In this guest column, the editor of business marketing site Which-50, Andrew Birmingham, says asking the government to overly regulate for Australian media companies is not the answer to their Facebook/Google dilemmas…
Market disruption tends to bring out the rent seekers. This month it’s the media companies that have decided the answer to their salvation lies in government regulation.
They would be better served making products that people will pay for.
As Which-50 reported previously, two separate entreaties on opposite ends of the world describe the current thinking of traditional media businesses (typically print publishers) toward how they might staunch the flow of money into new media — basically Facebook and Google.
A few points need to be made.
Facebook and Google are running a very successful grift, hoovering up money from communities the world over and giving relatively nothing back to those same communities. And no, a few thousand jobs don’t count — they need to pay their fair share of tax.
The way to ensure they do this is to clean up the tax code, not to subsidise management and industry incompetence.
Until the tax codes are modernised, simplified and coordinated to an extent across geographies, company accountants can and will drive a truck through the current provisions and hold onto as much as they can legally justify.
In fact, there is an argument that companies are required to do so. The risk is shareholder litigation.
The issue with companies not paying their fair share is a matter of poor public administration, and of the power of lobbyists to influence lawmakers.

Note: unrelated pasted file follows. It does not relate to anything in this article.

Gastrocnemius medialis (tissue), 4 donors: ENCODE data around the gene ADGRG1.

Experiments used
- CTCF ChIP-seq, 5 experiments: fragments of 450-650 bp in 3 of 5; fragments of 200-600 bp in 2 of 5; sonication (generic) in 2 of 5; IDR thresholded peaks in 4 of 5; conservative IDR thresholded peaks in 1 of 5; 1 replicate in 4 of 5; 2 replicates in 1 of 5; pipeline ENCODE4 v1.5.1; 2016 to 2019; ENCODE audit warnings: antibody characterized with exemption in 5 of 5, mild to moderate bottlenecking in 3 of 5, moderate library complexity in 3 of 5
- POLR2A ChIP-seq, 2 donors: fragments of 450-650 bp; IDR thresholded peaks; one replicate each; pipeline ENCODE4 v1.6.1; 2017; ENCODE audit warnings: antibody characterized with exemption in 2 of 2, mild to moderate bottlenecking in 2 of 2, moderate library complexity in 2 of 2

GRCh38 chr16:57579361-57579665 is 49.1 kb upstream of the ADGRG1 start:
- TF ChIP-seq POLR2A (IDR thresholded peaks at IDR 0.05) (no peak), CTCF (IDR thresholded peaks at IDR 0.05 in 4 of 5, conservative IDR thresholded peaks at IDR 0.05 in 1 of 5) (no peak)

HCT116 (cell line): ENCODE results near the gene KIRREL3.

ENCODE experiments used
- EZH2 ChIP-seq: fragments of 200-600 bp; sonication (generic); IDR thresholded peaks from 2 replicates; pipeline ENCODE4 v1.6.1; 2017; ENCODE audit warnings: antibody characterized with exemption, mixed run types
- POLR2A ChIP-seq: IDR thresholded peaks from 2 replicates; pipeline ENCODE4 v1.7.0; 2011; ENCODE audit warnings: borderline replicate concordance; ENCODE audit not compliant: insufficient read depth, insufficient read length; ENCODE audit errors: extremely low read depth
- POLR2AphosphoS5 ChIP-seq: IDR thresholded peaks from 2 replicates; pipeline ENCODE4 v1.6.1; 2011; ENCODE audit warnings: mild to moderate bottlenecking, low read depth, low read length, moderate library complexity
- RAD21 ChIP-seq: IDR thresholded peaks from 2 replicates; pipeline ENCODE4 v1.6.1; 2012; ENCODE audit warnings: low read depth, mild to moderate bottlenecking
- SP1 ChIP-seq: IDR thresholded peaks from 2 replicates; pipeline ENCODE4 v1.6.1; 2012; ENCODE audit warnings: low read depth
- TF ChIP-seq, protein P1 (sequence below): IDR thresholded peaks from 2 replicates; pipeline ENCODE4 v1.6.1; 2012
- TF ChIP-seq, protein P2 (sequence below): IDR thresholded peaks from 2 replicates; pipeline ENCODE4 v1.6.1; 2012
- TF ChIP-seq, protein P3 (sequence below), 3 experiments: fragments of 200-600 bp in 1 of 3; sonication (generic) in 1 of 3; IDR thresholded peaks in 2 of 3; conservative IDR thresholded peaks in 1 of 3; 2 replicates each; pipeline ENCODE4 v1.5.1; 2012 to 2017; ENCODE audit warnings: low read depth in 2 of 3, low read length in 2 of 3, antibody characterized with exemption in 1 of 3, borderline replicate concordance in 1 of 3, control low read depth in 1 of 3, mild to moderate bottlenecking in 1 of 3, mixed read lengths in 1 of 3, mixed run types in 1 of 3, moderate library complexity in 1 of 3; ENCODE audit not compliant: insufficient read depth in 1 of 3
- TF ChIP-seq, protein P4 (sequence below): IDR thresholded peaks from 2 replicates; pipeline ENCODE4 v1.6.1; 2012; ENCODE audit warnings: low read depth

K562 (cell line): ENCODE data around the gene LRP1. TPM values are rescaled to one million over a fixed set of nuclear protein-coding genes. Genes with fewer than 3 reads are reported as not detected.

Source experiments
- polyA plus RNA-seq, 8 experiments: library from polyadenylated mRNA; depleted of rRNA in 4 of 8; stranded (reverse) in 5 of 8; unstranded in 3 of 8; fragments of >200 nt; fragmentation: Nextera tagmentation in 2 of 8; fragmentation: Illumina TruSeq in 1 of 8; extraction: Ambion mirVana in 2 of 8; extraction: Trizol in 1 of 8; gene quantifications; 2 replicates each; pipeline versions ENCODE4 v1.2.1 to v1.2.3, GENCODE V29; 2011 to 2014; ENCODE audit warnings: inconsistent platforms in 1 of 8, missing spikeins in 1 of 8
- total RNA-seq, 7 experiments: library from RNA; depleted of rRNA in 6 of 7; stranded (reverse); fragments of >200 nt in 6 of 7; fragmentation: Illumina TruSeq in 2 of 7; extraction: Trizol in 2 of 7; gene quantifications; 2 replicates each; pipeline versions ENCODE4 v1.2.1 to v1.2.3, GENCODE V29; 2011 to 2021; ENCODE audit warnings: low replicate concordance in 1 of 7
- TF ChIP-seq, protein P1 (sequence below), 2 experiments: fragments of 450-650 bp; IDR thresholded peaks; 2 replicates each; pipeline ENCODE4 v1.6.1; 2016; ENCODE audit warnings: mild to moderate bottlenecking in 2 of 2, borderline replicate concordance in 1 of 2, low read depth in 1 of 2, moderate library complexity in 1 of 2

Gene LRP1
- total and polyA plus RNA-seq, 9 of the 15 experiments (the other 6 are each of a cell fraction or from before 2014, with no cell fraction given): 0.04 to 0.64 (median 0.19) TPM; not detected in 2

It is not even particularly a technology industry issue. Australia’s biggest miners do it all the time, and we hear little moral outrage. But for now, it’s technology in the spotlight.
In Australia, some in the media are apparently pushing an absurd idea in Senate hearings that the government should tax Google and Facebook to fund private-sector journalism.
No, it shouldn’t.
Governments absolutely must tax Google and Facebook more effectively — but only to fill the coffers of consolidated revenue and in turn fund schools, hospitals, roads, universities and other public infrastructure (which also includes public broadcasters like the ABC and SBS).
All. Perfectly. Reasonable.
It should not, however, tax one private concern to fund the interests of other private concerns — like those owned by billionaire ex-Australian Ruper Murdoch, or the Guardian Trust, or the fund managers who unwisely bet on Fairfax when its price was higher.
Put plainly, the government has no place funnelling money from successful businesses to failing ones. It would be like taxing Uber to subsidise the earnings of the taxi companies. Or subsidising Hilton Hotels by taxing Airbnb and depositing the proceeds into the bank account of Paris’s wealthy antecedents.
A surplus of antitrust
On the other side of the world, US media companies are arguing for a change in regulation to allow them to negotiate collectively with Facebook and Google. Basically, they want the US government to make it easier for them to force Google and Facebook to pay more for their content.
So they don’t just want a cartel, they want a government-mandated one.
As a function of their market power and their behaviour, both Facebook and Google will run into antitrust problems eventually. But that is precisely because they are governed by the very antitrust provisions that the media companies now want adjusted to suit their own proprietary advantage.
Generally speaking, it’s a bad idea to allow businesses — especially sellers — to collectively bargain with buyers.
If these sellers of content are allowed to bargain collectively with the buyers of their content, where do you draw the line? Who else should they be allowed to bargain collectively with? And if it’s ok for media companies, then why not coal miners, or car manufacturers or everyone else on the wrong side of a shift in consumer sentiment?
As anyone who has ever filled their car up with petrol can tell you, cartels are a bad idea. And they tend not to have the best interest of consumers in mind when they are parlaying with regulators about rewriting the rules.